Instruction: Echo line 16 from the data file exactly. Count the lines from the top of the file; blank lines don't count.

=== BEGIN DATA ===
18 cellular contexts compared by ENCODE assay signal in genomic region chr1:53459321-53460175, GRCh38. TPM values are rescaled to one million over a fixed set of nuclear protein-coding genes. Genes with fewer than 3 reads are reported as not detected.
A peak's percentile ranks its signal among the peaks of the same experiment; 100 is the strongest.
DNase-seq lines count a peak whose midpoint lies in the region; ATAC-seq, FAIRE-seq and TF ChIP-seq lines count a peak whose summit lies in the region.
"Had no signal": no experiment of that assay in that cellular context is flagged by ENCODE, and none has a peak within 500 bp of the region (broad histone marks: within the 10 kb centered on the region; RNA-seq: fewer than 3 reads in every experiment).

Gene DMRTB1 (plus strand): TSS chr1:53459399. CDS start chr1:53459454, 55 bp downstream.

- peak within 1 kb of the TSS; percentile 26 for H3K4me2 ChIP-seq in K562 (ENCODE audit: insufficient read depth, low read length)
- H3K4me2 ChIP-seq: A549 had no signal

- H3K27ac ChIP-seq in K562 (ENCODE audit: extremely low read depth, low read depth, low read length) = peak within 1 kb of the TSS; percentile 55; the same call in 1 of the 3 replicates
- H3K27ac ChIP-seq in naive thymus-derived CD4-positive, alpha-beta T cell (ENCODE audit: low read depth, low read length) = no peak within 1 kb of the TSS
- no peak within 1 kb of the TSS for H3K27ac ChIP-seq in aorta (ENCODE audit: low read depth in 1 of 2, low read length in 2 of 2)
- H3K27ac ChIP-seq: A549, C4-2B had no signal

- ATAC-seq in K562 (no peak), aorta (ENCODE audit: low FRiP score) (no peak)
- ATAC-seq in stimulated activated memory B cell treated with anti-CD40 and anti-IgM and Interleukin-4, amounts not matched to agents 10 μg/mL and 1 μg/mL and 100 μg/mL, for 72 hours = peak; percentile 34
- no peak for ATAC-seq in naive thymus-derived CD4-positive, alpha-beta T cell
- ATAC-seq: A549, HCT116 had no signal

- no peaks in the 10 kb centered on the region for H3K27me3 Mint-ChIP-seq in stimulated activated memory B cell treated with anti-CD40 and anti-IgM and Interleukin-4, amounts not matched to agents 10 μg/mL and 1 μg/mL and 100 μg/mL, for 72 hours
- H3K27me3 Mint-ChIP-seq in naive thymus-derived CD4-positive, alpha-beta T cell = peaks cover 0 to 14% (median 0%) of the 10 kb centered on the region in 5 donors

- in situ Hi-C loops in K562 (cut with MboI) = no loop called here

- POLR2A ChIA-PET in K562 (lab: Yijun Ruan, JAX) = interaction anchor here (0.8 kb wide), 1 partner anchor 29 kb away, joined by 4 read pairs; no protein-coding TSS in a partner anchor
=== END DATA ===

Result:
- no peaks in the 10 kb centered on the region for H3K27me3 Mint-ChIP-seq in stimulated activated memory B cell treated with anti-CD40 and anti-IgM and Interleukin-4, amounts not matched to agents 10 μg/mL and 1 μg/mL and 100 μg/mL, for 72 hours